B&E | Positive and Negative Effects of Globalization on Taxation
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B&E | Positive and Negative Effects of Globalization on Taxation

By Lexi Lentz

B&E | Positive and Negative Effects of Globalization on Taxation

Image Attribute: Stevepb / Pixabay, Creative Commons

Having a free open economy is essential to maintaining a strong national economy in a globalized world. There are many positive and negative consequences of living in a globalized world. For example, globalization creates amplified tax competition between the countries. This competition may be seen as both positive and negative. Furthermore, the impact that globalization has on taxation creates both advantages and disadvantages throughout the nations.

Globalization creates positive impacts on taxation throughout the nations. One of the most obvious advantages is that businesses or individuals have the ability to carry on operations in countries outside of its country of residence. Businesses look to transfer their production of businesses in order to generate their products at a lower cost or enable them to be taxed at a lower rate. For this reason, tax havens are developed in countries worldwide. Tax havens are considered "territories where certain taxes are levied at a low rate or not at all" (Tax). These tax havens allow businesses to take advantage of the lower tax rates in other countries, creating tax incentives for countries to move their developing businesses there. These tax havens also give incentive for the everyday person to live there. Many businesses or individuals may be hesitant, however, to operate its businesses in other countries due to being taxed by both the country of residence and the country that the business arises. However, in order to promote globalizing businesses and avoid double taxation, countries enter into double taxation agreements. For example the Double Taxation Agreement between Australia and the United States "facilitated trade and investment and improved efficiency in capital markets and capital movements" (Impact). If some countries are not in double taxation agreements, they may look forward to other promising tax incentives, such as tax holidays. Tax holidays are considered one of the most popular tax incentives among developing countries because these holidays allow exemptions from paying taxes for a certain period of time (Tanzi). Tax havens, Double taxation agreements, and tax holidays may all be considered advantageous to globalizing countries.

Globalization also brings about negative impacts in dealing with taxation. Even though it is beneficial for individuals and businesses to take their productions and operations elsewhere, it hurts the countries that these businesses and individuals reside. For instance, tax havens were seen as a positive effect for globalizing businesses because operators of these businesses were able to receive these levied taxes at a lower rate. On the contrary, tax havens have a lingering effect on the residing countries of these business owners and individuals. The tax havens create downfall to these countries because they take tax revenues away from these home countries. For instance in 2011, a "Stop Tax Haven Abuse Act" was introduced and stated that "companies should pay U.S. taxes if operations are managed domestically, regardless of whether they are incorporated in other countries or not" (Kim). There is a constant battle between the necessity for tax havens and the burden that tax havens cause to their home countries. Not only are tax havens an issue in globalizing businesses, but also tax holidays are seen to have a negative effect. Tax holidays are claimed to "increase domestic investment by freeing multinationals from cash restraints" (Kim). However, a report by Sussana Kim claims that "future tax holidays will make firms more inclined to shift income into tax havens and less likely to reinvest earnings in the U.S." (Kim). Furthermore, these tax holidays are causing businesses to continue investing into tax havens rather than keeping their income in their residing country.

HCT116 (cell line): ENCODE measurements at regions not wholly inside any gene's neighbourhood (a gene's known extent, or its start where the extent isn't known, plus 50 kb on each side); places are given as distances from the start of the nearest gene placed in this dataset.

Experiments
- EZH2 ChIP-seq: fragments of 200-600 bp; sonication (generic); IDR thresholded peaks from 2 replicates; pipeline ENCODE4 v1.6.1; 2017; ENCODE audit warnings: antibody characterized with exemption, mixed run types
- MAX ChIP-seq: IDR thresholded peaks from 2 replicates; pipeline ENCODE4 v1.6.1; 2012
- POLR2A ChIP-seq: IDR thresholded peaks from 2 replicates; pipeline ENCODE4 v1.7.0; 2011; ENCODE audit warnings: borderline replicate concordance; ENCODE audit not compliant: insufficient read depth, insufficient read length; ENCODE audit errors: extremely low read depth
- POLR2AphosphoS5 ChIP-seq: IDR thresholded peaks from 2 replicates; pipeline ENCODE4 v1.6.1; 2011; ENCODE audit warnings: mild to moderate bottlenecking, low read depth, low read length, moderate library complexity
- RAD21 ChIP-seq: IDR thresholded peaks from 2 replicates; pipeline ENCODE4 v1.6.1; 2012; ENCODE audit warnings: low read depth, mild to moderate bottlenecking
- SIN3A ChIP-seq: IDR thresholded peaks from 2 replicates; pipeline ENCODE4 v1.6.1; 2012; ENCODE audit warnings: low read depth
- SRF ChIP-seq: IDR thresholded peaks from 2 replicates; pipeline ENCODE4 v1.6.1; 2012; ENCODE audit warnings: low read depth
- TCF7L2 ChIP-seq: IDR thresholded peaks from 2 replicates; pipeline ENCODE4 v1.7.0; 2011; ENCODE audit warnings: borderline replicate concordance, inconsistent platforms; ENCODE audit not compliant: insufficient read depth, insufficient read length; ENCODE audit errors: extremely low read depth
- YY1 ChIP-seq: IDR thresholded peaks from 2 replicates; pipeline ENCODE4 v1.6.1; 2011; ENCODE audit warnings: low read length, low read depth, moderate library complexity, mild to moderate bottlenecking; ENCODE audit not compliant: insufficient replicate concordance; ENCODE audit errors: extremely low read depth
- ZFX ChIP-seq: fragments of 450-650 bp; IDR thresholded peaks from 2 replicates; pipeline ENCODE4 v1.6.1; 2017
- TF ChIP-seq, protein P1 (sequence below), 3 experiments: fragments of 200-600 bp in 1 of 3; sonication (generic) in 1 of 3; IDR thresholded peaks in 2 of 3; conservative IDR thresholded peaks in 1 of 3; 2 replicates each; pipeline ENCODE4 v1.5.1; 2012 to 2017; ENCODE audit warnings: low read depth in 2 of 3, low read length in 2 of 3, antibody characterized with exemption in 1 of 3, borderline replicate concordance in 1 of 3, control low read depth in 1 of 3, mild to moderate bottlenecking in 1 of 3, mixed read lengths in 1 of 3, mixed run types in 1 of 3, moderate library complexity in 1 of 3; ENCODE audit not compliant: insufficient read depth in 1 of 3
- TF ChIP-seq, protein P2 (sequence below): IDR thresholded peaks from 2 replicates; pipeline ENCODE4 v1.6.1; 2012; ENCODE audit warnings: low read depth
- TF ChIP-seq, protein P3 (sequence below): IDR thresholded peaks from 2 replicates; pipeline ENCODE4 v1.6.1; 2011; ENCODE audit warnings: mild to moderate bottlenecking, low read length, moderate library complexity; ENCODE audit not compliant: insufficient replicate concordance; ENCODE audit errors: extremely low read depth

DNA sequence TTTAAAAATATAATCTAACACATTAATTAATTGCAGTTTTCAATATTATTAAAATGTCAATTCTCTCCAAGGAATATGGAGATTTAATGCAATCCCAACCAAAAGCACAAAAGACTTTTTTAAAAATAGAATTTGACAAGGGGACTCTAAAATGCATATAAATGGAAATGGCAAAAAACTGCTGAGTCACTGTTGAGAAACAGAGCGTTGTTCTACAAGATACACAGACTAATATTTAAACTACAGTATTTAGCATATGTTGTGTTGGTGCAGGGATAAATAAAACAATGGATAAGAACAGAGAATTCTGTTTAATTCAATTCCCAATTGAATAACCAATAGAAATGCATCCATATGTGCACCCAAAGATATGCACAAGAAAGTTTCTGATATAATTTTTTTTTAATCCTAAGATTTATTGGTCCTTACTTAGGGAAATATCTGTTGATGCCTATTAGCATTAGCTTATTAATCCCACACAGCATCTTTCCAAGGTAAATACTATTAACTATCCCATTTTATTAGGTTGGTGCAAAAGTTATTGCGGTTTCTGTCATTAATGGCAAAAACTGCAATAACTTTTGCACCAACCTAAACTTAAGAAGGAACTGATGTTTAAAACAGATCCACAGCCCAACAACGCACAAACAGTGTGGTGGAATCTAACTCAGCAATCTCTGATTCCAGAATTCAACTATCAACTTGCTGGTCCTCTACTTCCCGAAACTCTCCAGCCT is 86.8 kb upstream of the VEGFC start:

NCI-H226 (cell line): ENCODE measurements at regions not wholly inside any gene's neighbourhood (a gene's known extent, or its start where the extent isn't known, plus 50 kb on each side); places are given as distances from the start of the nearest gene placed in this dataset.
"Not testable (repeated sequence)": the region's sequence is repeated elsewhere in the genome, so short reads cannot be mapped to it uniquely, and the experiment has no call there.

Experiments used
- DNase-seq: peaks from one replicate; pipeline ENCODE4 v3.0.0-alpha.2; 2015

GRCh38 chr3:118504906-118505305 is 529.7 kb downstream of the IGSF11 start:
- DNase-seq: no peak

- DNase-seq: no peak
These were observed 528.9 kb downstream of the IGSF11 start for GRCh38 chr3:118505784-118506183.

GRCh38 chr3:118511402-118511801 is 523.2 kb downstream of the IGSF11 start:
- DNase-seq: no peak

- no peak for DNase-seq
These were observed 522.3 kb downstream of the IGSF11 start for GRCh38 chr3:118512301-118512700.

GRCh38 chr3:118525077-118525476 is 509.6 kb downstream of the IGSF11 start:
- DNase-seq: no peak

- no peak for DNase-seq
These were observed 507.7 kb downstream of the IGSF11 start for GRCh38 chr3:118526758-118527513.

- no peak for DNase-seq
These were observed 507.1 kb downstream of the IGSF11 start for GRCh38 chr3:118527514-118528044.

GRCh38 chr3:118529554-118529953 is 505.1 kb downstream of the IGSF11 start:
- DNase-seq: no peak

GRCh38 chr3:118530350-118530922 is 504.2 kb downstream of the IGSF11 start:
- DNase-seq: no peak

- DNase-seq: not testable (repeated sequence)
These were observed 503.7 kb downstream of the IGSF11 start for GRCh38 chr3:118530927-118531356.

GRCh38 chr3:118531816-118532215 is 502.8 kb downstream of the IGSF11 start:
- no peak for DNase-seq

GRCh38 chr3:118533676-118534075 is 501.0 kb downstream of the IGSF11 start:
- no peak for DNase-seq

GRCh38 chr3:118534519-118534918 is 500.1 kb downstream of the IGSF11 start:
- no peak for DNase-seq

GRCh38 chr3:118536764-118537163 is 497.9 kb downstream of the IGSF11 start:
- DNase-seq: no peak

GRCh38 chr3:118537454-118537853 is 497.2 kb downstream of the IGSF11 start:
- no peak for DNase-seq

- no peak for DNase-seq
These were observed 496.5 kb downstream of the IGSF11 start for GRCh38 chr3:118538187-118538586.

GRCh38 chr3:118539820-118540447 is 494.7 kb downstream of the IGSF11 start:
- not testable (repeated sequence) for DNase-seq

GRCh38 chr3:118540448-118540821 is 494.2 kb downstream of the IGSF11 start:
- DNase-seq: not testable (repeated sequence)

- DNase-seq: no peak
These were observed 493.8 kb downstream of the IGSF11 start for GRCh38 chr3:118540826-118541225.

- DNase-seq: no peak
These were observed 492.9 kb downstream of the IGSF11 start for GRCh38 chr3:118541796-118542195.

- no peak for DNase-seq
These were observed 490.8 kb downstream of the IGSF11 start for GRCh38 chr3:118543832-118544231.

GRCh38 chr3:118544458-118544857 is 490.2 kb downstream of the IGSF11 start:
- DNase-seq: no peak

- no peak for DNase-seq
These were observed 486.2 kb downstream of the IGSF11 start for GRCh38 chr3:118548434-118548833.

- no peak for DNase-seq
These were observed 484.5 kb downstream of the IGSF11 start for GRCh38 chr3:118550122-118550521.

Furthermore, globalization is an essential economic concept that is needed in order to maintain a strong economy.  When dealing with taxation, globalization has many positive and negative effects. For instance, businesses and individuals look to tax havens as a positive way to receive lower tax rates or no taxes. Double taxation agreements are made in order to avoid a tax in both the country the business arises and the country the business resides from. Also, tax holidays give a period of time in which countries are exempt from paying taxes. However, the negative repercussions of tax havens are that the residing countries of these businesses experience a loss of potential revenues. Tax holidays also anger many residential countries of businesses because they are causing more businesses and individuals to invest into tax havens and not reinvesting in their residing country. Therefore, globalization brings about the advantages and disadvantages on taxation, and will continue to be a key concept in any globalized economy.    
Works Cited
"Impact of Globalisation on Tax Administration." Impact of Globalisation on Tax Administration. Australian Taxation Office for the Commonwealth of Australia, 26 Sept. 2006. Web. 28 Nov. 2012.
KIM, SUSANNA. "Sen. Levin Says Tackling Tax Haven Abuse Is One Way to Reduce Deficit."ABC News. ABC News Network, 14 July 2011. Web. 28 Nov. 2012.
Tanzi, Vito, and Howell Zee. "Tax Policy for Developing Countries." Economic Issues No. 27 -- Tax Policy for Developing Countries. International Monetary Fund, n.d. Web. 26 Nov. 2012.
"Tax Haven." Wikipedia. Wikimedia Foundation, 25 Nov. 2012. Web. 26 Nov. 2012.